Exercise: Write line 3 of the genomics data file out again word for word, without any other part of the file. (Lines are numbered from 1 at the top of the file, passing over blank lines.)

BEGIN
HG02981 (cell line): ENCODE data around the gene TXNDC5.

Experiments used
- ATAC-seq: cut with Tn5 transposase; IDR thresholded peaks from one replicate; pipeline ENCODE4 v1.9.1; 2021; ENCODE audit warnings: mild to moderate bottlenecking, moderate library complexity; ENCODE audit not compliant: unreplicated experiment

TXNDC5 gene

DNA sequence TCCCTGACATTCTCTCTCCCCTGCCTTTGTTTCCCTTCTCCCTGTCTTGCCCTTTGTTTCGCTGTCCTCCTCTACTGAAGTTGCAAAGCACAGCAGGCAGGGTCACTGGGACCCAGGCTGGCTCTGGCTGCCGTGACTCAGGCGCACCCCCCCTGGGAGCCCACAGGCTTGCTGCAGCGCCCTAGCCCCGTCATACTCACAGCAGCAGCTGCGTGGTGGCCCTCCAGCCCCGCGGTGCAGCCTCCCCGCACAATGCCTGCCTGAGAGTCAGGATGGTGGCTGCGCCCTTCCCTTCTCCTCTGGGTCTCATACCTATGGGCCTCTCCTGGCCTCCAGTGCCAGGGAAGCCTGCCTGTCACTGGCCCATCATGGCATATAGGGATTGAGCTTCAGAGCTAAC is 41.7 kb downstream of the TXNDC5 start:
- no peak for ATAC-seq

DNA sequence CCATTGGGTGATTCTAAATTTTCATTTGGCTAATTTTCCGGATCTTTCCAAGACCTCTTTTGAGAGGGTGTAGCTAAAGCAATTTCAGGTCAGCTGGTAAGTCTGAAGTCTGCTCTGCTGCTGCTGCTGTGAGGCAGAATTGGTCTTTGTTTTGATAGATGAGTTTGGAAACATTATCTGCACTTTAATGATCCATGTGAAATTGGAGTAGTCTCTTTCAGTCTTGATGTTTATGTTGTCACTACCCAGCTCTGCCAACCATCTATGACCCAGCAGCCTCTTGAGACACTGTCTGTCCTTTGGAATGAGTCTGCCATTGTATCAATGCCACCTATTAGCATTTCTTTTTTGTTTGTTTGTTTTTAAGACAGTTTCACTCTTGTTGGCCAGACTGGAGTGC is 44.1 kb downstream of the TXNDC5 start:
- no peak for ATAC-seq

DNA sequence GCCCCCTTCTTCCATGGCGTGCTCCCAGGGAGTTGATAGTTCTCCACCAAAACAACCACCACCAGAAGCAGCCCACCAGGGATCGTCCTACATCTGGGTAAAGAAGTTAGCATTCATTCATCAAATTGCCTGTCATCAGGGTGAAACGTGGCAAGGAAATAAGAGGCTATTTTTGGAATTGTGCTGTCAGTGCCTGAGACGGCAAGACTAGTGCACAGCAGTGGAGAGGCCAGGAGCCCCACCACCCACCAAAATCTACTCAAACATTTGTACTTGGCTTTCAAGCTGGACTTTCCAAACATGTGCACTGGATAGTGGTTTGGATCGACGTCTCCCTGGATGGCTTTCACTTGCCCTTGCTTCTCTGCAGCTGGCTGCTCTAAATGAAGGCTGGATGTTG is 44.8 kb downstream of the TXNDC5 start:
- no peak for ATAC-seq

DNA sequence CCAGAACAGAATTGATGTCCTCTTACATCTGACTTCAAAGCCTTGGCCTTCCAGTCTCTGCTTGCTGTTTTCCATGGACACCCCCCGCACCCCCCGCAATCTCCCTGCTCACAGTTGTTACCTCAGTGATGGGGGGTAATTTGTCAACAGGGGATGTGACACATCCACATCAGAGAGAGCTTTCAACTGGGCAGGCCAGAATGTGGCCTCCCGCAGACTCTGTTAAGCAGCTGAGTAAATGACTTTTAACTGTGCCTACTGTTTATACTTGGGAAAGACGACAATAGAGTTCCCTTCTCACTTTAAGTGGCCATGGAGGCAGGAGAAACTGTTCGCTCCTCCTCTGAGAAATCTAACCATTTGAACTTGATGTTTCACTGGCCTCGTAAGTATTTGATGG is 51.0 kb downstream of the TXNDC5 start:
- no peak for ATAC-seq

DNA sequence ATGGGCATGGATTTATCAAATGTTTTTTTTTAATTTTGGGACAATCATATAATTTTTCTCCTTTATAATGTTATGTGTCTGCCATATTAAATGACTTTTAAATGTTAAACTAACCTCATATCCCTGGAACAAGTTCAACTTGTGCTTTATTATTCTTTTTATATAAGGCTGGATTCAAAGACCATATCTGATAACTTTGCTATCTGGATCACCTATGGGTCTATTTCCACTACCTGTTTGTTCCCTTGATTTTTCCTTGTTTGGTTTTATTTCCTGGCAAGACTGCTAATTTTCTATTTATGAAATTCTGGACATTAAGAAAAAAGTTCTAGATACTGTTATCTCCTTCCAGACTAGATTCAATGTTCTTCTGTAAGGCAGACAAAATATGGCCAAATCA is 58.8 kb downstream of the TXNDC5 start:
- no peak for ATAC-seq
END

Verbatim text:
- ATAC-seq: cut with Tn5 transposase; IDR thresholded peaks from one replicate; pipeline ENCODE4 v1.9.1; 2021; ENCODE audit warnings: mild to moderate bottlenecking, moderate library complexity; ENCODE audit not compliant: unreplicated experiment